Puketi Forest Trust, restoring and protecting the native wildlife, trees and plants of Puketi Forest in Northland, New Zealand.


As you walk through the forest, you might hear a strange rasping sound, that’s the song of the mighty weta. At night weta emerge from their hiding places to feed. They make a peculiar rasping sound by rubbing their hind legs against ridges on the side of their body.

When threatened, weta raises its spine-studded hind legs and makes this rasping sound to frighten off attackers. The two types found in Northland forests are the tree weta and the cave weta.

These wingless orthopteran insects are well represented in New Zealand and are found in the forest and in caves.

The most common weta is found in rotten logs, in old tree trunks, and under bark. It has a body length of about 5 cm and has much longer antennae. The male is characterised by its large black head. The general colouration of the insect is dark brown. Although it appears to be a fearsome creature, it is harmless but can give a nip with its mandibles if incautiously handled.

Wetas feed on plants and small insects. They have strong jaws and could bite if cornered. Although described as omnivorous, different weta species enjoy different diets. For example, tree weta and giant weta are mostly vegetarian. Ground weta and tusked weta are almost entirely carnivorous, while cave weta are omnivorous scavengers.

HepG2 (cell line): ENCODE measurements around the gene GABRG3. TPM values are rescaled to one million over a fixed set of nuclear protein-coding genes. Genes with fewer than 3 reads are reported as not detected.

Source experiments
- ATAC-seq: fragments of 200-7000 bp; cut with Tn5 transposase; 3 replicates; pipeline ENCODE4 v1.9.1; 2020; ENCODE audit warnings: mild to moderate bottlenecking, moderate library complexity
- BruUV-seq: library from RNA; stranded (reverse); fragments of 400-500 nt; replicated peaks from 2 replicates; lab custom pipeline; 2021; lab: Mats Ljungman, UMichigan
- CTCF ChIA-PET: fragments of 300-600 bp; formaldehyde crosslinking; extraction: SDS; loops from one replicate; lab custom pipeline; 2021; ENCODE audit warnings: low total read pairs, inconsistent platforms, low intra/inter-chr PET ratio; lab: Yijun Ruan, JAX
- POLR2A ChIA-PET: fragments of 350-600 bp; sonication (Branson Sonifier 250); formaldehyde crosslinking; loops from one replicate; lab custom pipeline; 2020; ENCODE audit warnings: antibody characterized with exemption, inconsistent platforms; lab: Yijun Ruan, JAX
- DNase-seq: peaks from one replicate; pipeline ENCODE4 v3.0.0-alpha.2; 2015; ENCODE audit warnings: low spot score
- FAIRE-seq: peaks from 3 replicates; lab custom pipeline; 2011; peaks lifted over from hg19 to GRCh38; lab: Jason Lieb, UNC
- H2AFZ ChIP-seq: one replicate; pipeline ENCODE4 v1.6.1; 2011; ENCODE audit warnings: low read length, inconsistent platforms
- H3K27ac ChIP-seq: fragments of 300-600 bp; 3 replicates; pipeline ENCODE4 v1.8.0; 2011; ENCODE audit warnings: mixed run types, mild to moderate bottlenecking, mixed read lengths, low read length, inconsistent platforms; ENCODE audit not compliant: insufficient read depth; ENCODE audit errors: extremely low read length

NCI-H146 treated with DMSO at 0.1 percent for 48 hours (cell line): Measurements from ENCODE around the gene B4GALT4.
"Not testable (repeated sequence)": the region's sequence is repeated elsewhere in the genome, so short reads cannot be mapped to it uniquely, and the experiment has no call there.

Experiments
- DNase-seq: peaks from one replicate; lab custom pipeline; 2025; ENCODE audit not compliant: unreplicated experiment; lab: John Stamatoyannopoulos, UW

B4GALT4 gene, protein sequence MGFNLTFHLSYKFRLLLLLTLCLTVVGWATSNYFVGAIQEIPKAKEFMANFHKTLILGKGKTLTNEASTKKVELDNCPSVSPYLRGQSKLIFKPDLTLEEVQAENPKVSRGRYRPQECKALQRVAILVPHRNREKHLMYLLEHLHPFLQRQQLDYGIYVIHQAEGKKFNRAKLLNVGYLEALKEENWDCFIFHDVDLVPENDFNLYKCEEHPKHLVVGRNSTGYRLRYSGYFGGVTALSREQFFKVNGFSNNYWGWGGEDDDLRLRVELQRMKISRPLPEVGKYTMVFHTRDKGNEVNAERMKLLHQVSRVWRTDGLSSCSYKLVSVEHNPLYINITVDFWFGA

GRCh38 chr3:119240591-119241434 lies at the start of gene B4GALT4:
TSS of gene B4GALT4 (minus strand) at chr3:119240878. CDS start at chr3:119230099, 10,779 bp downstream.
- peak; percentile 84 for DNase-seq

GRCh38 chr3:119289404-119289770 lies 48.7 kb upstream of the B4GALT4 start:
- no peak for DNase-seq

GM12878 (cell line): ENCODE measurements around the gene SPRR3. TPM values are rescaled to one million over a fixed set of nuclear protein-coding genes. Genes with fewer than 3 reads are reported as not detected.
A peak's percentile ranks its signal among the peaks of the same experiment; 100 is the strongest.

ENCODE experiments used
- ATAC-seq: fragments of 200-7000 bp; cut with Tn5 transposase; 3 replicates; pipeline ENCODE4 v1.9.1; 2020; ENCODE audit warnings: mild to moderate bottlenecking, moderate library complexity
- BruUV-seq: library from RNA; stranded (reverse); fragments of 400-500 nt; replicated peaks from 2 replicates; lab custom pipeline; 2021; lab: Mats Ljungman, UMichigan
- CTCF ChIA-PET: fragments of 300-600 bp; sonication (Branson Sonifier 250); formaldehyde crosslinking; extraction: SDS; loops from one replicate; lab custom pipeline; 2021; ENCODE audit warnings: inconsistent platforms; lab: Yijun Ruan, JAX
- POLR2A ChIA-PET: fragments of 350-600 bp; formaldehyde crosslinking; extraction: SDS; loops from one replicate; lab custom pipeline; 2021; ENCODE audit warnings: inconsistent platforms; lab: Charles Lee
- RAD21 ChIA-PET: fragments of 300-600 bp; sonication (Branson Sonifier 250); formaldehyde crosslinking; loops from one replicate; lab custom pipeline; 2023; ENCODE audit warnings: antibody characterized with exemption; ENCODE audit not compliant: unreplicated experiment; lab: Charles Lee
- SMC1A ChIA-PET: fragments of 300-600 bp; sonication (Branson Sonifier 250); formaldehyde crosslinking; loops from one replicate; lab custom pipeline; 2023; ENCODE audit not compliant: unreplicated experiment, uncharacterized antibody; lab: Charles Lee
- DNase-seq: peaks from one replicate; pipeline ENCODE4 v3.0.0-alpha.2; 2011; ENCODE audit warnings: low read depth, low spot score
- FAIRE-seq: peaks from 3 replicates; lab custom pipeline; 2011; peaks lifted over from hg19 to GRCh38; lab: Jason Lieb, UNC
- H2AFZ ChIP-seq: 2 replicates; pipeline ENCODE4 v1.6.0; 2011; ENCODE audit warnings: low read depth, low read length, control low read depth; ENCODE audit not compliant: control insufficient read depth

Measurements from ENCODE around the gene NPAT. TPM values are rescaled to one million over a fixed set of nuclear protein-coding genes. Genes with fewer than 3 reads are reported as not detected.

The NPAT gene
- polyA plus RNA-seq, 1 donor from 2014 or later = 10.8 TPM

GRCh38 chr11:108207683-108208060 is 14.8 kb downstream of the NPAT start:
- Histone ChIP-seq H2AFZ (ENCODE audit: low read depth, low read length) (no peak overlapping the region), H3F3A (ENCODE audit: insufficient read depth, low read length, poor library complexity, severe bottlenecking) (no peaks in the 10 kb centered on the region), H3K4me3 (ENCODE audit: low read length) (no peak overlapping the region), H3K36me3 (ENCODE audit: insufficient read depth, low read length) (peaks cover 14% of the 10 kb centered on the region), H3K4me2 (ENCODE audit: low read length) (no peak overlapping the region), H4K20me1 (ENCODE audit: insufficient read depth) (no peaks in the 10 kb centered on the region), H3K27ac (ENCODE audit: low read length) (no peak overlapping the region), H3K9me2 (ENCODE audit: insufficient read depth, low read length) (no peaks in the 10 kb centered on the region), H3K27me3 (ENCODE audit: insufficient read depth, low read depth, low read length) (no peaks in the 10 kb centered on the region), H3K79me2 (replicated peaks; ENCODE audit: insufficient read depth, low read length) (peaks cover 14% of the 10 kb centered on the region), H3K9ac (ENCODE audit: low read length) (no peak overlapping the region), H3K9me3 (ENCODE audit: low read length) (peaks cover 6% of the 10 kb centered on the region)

Giant wetas are now rare and appear to be restricted to several off-shore islands. They are heavy insects with a body of up to 10 cm in length and with powerful spined hind legs. They are nocturnal and feed on foliage of trees and on grass. Wetas can run very quickly and jump great distances. They are seldom seen in daylight but feed at night, mainly on plants.

Cave wetas are found a short distance inside caves and tunnels. They are small wetas with a body length of up to 30 mm, but they are characterised by extremely long legs and antennae. The length from tip of antennae to the end of hind leg can be up to 40 cm and the antennae may consist of over 500 segments. Cave wetas lay eggs, up to 20 at a time, in soft mud along the walls of the caves. The life cycle is about two years.

Did you know? Weta have been around long enough to see dinosaurs come and go and to evolve into more than 100 different species, all of them endemic to New Zealand. These large, flightless creatures are the gentle giants of the insect world. Only one other insect on Earth is bigger than some species and that is the African goliath beetle.